The Great Controversy. The Bible portrays a cosmic controversy between Christ and Satan (Ephesians 6:10 ff.). The central issue of this conflict is the loving character of God and His dealings and requirements vis-a-vis the created order. Racism as a religion also acknowledges a cosmic conflict between two major forces, but its participants are split on a racial line: God and His angels are recast in the image of the superior race; Satan and his evil angels form the essence of the inferior race. This dualism helps racism create a "Us-versus-them" dichotomy.
This cosmic platform also helps racism to speak of an unbridgeable gulf between races.9 The only way for racial harmony is for different races to know their place in society. To avoid conflict, the two worlds must be kept apart, separated and segregated.10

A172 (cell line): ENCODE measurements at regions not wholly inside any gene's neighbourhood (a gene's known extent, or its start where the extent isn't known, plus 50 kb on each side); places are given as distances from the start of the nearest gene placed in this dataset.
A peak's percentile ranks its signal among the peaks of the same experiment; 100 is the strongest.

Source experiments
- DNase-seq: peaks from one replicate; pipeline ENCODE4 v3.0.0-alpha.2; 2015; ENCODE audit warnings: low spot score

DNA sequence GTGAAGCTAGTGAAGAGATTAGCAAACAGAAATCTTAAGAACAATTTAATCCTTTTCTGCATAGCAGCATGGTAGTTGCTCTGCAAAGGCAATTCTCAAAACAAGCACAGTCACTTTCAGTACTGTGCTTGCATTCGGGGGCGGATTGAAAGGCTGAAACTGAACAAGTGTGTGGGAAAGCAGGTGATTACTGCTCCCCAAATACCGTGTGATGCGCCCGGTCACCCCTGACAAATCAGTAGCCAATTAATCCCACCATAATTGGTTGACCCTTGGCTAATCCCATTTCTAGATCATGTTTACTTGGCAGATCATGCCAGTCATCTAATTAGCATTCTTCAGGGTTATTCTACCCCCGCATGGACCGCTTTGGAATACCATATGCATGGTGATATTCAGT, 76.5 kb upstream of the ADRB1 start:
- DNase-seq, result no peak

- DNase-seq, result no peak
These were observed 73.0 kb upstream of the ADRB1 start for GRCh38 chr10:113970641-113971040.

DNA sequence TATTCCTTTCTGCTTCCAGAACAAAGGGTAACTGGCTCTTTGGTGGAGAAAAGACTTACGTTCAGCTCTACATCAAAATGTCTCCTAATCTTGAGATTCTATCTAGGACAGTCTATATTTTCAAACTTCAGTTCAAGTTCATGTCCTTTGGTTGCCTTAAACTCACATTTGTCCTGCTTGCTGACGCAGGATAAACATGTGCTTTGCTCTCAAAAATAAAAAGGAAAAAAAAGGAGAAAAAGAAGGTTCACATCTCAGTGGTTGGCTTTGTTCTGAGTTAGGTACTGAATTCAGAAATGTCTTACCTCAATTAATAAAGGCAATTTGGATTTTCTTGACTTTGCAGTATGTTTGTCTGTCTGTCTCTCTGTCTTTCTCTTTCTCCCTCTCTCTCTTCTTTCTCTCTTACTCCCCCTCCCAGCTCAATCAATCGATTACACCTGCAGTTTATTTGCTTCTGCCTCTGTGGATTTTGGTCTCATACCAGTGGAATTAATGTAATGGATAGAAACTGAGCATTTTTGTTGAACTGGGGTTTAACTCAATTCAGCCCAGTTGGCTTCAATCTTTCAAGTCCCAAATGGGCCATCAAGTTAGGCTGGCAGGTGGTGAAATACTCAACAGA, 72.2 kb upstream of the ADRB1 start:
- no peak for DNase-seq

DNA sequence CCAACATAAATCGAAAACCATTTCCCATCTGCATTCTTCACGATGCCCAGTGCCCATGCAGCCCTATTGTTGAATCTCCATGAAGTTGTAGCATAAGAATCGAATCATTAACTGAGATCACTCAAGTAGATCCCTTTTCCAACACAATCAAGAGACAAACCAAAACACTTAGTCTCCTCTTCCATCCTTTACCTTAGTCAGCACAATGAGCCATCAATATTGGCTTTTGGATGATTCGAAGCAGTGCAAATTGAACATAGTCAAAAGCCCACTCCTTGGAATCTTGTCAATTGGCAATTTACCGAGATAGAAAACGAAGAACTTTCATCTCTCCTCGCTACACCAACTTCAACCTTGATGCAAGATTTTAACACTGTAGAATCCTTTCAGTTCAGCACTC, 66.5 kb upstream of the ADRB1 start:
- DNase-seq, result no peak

But the biblical view of the Great Controversy anticipates an ultimate reunion of God's entire family with "one pulse of harmony and gladness [beating] ... through the vast creation."11 And when the gospel of Jesus demands the practice of such unity here on earth, how can racism with its hatred and segregation be ever compatible with Christianity?
Redemption. Racism runs counter to the Christian doctrine of redemption. The substitutionary atonement for sin effected by the cross redeems all human beings who choose to accept Jesus, irrespective of any differences between them (John 3:16; Romans 1:16; Galatians 3:26-28). The cross also assures an eschatological consummation of redemption in the earth made new (John 14:1-3; 1 Thessalonians 4:14-17; 2 Peter 3; Revelation 21). In racist theology, however, human beings (the superior race) seek to effect their own redemption: "The essence of redemption is racial renewal, the revivification of the superior race by techniques of purification."12 Through techniques such as eugenics, sterilization, warfare, ethnic cleansing, etc., the racist eschatology aims to protect superior genes from being diminished by the inferior race. That means the superior race must be bred and the inferior race must be eliminated.13